What advice would you give to any budding author?
Every writer is a reader and if you fill yourself up with stories, you’ll start to find your own stories start tumbling out.
We know you’ve written inspirational guides to creative writing for children and teenagers and that you lead an online course on writing children’s fiction for writers and artists. Why is this work so important to you?
I went to an ordinary comprehensive school in Manchester and it wasn’t the kind of school where authors popped in to chat about their latest books and reveal the secrets of the writing life, so it’s really important to me to demystify what being an author means. I’m fascinated by the process of writing – a fascination born from the belief that other authors have found the secret of making writing easy that I’m missing! – so I love bringing together all the advice that I’ve found and insights into my own process to help others develop as writers too.
You also offer teaching notes for some of your books online. What were your objectives for creating these notes? i.e. What are you hoping to achieve with these resources?
It’s a real honour to see my stories used in the classroom and I hope these resources help teachers and pupils explore some of the ideas and inspirations behind these. I put lots of research into my books, from quantum physics in The Many Worlds of Albie Bright to chess-playing automatons and Mayan tombs in Escape Room, so these resources are designed to help children explore some of the big ideas in the stories, but also use these as inspiration to create their own stories too.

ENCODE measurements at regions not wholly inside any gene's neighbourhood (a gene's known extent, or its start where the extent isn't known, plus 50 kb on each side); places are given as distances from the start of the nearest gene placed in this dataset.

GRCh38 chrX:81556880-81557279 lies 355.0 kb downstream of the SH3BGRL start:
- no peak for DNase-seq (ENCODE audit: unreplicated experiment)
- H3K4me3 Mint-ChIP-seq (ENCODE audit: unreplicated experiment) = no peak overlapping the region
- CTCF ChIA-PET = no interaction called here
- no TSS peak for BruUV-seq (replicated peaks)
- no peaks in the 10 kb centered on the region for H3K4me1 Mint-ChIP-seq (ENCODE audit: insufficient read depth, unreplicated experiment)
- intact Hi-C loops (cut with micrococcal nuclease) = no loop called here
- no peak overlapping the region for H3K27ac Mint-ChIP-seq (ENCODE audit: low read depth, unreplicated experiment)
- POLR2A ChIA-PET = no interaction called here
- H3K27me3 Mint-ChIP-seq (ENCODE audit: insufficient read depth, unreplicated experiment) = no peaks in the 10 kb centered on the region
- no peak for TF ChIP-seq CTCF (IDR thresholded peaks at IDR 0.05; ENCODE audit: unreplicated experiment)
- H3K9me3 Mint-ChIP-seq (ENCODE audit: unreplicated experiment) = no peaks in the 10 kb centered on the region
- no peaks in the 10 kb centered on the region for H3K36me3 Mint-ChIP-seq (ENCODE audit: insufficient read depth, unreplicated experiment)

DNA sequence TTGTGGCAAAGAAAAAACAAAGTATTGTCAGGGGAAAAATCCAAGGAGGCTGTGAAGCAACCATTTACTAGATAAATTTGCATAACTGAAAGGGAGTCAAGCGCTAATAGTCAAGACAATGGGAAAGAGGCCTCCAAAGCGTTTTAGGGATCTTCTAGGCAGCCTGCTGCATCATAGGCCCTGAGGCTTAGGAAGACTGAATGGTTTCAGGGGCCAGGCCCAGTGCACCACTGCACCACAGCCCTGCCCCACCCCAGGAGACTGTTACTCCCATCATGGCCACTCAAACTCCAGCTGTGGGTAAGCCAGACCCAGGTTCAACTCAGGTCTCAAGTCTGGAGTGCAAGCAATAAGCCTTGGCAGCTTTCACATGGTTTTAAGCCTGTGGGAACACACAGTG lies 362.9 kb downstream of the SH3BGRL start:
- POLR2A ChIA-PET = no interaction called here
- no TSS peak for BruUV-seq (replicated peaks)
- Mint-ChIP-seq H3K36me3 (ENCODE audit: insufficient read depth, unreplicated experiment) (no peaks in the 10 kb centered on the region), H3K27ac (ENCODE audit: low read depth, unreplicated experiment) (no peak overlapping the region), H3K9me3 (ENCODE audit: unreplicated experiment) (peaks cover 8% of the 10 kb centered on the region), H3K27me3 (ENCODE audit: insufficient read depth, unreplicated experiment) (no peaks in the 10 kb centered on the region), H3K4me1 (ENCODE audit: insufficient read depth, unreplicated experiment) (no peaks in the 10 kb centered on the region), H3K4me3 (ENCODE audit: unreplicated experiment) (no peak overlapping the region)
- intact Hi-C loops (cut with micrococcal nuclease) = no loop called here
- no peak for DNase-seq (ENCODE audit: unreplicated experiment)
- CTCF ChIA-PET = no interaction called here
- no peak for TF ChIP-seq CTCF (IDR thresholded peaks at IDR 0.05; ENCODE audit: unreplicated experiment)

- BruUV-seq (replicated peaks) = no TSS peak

On Escape Room
Tell us about your latest book Escape Room.
Escape Room is a story about finding the Answer and saving the world. It follows Ami as she enters The Escape, the ultimate escape room, but as the Host locks Ami and her teammates inside the first room, they quickly realise that this is no ordinary game. An escape room is like a locked-room mystery, but in The Escape there is more than one room for Ami and her teammates to reckon with. From a cavernous library of dust to an ancient Mayan tomb, a deserted shopping mall stalked by strange creatures to the command module of a spaceship heading to Mars, the perils of The Escape seem endless. The reader follows Ami on her thrilling journey through The Escape as she tries to find the Answer before it’s too late.
What is it about Escape Room that you hope appeals to children?
What I love about escape games is the way they completely immerse you in another reality and I wanted to give the readers of Escape Room the same immersive experience, taking them on a fast-paced, puzzle-solving adventure. The best escape games give players a trail of clues to solve and I wanted the puzzles and mysteries that Ami finds inside The Escape to give the reader clues about the story too. I hope it’s a book that excites and inspires them in equal measure.
Are you working on anything else at the moment? If so, what do your fans have to look forward to in the coming months/year?
I’m currently writing a new book, but I can’t say too much about it yet. The one thing I can share with you is it’s a quest with a twist!
Anything further that you would like to add?
If you’d like to take a peek inside The Escape, you can play this virtual escape room that ties in with the book: https://www.welcome-to-the-escape.com/